Exploring the relationship between underlying dimensions of posttraumatic stress disorder and depression in a national, trauma-exposed military sample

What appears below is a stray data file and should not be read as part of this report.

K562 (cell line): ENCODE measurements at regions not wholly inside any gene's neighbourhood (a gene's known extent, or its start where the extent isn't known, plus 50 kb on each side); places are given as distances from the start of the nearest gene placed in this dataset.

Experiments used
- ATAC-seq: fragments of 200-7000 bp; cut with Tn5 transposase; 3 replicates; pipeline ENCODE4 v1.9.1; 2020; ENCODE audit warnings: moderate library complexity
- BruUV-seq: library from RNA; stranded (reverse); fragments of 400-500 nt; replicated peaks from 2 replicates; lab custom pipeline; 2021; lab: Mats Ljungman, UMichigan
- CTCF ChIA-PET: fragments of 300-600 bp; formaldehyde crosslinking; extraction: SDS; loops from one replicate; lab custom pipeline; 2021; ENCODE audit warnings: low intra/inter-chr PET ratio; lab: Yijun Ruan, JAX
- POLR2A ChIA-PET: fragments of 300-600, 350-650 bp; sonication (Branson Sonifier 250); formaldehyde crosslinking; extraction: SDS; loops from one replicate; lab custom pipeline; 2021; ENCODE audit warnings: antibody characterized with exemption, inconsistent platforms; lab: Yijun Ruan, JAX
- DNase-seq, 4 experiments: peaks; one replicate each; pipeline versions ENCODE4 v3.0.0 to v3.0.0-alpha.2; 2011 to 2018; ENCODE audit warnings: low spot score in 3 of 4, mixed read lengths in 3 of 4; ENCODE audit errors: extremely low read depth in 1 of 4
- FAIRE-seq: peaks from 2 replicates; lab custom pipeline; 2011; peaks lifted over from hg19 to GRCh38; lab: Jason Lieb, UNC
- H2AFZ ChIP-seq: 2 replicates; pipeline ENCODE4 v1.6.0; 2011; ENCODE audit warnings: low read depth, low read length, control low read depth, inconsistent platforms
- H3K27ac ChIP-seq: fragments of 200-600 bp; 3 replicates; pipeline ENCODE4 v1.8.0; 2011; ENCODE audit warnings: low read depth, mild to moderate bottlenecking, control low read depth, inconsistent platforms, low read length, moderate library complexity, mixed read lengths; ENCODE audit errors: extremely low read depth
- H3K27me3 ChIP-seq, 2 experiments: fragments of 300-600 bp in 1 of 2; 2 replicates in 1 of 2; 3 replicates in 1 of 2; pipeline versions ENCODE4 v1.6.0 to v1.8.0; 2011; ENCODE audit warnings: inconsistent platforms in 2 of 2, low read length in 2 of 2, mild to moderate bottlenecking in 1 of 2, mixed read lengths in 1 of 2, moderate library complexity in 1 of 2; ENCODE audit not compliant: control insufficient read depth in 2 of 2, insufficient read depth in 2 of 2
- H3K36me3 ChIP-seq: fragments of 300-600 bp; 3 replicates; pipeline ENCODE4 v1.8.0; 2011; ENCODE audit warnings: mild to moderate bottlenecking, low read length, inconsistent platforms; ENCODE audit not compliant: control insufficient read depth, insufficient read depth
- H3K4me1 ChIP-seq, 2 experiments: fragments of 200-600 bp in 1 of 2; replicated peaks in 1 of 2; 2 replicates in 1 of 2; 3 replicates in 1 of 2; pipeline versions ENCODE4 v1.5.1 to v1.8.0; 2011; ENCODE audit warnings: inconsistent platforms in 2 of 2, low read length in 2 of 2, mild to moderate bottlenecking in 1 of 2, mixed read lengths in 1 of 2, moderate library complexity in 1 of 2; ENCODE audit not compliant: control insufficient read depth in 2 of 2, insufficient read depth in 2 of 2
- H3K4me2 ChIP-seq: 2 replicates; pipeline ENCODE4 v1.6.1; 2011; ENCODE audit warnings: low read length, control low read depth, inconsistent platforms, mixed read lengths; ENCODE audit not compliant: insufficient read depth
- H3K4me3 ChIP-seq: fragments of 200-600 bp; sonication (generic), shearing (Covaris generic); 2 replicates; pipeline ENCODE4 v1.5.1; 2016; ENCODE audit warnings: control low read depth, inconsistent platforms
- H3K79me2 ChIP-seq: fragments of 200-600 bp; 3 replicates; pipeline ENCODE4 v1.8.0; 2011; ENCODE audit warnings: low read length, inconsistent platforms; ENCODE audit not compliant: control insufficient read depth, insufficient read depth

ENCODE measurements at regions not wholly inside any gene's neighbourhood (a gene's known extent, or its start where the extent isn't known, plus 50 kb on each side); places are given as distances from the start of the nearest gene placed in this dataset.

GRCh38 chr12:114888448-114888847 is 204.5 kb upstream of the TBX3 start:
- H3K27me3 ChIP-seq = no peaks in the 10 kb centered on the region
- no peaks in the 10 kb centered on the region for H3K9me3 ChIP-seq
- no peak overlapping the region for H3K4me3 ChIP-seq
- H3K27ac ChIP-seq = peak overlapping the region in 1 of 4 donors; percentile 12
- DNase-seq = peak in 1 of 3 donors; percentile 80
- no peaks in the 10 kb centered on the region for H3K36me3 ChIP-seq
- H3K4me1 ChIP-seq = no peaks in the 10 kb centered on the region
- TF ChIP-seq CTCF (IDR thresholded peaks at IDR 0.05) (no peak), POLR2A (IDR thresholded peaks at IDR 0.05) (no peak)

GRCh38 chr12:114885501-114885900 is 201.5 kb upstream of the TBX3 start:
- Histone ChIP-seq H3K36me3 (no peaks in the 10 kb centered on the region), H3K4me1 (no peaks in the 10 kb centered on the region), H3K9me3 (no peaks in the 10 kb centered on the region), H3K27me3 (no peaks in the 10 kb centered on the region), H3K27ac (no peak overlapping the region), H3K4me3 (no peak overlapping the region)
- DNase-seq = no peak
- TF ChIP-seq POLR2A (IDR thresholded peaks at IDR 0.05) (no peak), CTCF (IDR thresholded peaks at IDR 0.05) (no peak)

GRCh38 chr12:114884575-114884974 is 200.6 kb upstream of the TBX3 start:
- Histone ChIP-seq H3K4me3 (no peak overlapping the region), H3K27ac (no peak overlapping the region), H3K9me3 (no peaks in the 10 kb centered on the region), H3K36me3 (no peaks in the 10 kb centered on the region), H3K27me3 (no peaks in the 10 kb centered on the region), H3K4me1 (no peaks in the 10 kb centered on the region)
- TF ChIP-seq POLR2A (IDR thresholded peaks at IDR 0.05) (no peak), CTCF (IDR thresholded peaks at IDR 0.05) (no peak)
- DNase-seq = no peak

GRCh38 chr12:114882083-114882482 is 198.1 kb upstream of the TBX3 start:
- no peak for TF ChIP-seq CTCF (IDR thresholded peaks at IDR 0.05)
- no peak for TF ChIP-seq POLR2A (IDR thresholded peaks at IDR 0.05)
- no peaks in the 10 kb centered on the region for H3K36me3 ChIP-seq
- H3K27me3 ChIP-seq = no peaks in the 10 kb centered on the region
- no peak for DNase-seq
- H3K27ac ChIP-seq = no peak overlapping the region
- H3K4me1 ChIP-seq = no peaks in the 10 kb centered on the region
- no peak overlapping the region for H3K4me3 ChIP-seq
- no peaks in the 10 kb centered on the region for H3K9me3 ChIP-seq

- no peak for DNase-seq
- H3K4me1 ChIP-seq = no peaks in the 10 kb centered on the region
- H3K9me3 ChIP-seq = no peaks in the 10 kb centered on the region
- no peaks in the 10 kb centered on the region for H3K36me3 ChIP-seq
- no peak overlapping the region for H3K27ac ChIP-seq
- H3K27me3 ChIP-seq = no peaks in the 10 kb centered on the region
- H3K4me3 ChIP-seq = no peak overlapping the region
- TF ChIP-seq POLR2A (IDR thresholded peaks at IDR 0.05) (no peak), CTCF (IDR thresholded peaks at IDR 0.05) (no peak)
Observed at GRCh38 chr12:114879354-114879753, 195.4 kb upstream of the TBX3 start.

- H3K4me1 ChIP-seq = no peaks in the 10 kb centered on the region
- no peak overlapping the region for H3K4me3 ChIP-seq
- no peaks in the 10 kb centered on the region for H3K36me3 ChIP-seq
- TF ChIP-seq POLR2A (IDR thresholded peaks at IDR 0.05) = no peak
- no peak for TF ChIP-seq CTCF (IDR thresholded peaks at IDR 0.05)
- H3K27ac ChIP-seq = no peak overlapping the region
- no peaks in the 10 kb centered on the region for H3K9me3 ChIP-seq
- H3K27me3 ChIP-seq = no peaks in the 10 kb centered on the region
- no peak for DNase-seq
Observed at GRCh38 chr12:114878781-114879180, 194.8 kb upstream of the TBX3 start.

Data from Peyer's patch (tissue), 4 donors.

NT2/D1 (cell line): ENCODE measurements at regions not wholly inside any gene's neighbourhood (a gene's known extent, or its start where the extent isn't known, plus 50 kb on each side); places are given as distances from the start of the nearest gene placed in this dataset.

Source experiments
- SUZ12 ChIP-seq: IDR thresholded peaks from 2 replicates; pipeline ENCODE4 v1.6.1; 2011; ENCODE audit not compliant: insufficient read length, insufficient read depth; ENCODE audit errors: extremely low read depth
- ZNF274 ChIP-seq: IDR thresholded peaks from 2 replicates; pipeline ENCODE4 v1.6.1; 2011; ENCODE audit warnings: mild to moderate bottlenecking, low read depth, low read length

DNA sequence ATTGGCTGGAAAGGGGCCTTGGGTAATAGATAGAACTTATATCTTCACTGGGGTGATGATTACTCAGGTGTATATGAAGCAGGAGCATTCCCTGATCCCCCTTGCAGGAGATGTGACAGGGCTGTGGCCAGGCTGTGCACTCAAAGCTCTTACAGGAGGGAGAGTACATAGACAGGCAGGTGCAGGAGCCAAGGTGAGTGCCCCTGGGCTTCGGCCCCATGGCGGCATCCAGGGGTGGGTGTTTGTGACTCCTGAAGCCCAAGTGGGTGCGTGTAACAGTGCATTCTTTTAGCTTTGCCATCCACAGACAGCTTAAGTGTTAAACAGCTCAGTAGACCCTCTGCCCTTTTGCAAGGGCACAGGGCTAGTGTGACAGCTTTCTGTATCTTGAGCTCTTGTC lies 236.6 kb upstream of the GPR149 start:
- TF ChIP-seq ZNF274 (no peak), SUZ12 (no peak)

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BACKGROUND: Posttraumatic stress disorder (PTSD) and depression are highly comorbid and intercorrelated. Yet little research has examined the underlying processes explaining their interrelationship. METHOD: In the present survey study, the investigators assessed the combined symptom structure of PTSD and depression symptoms, to examine shared, underlying psychopathological processes. Participants included 740 Canadian military veterans from a national, epidemiological survey, previously deployed on peacekeeping missions and administered the PTSD Checklist and Center for Epidemiological Studies-Depression Scale (CES-D). RESULTS: An eight-factor PTSD/depression model fit adequately. In analyses validating the structure, PTSD's dysphoria factor was more related to depressive affect than to several other PTSD and depression factors. Somatic problems were more related to dysphoria than to other PTSD factors. LIMITATIONS: Only military veterans were sampled, and without the use of structured diagnostic interviews. CONCLUSIONS: Results highlight a set of interrelationships that PTSD's dysphoria factor shares with specific depression factors, shedding light on the underlying psychopathology of PTSD that emphasizes dysphoric mood.
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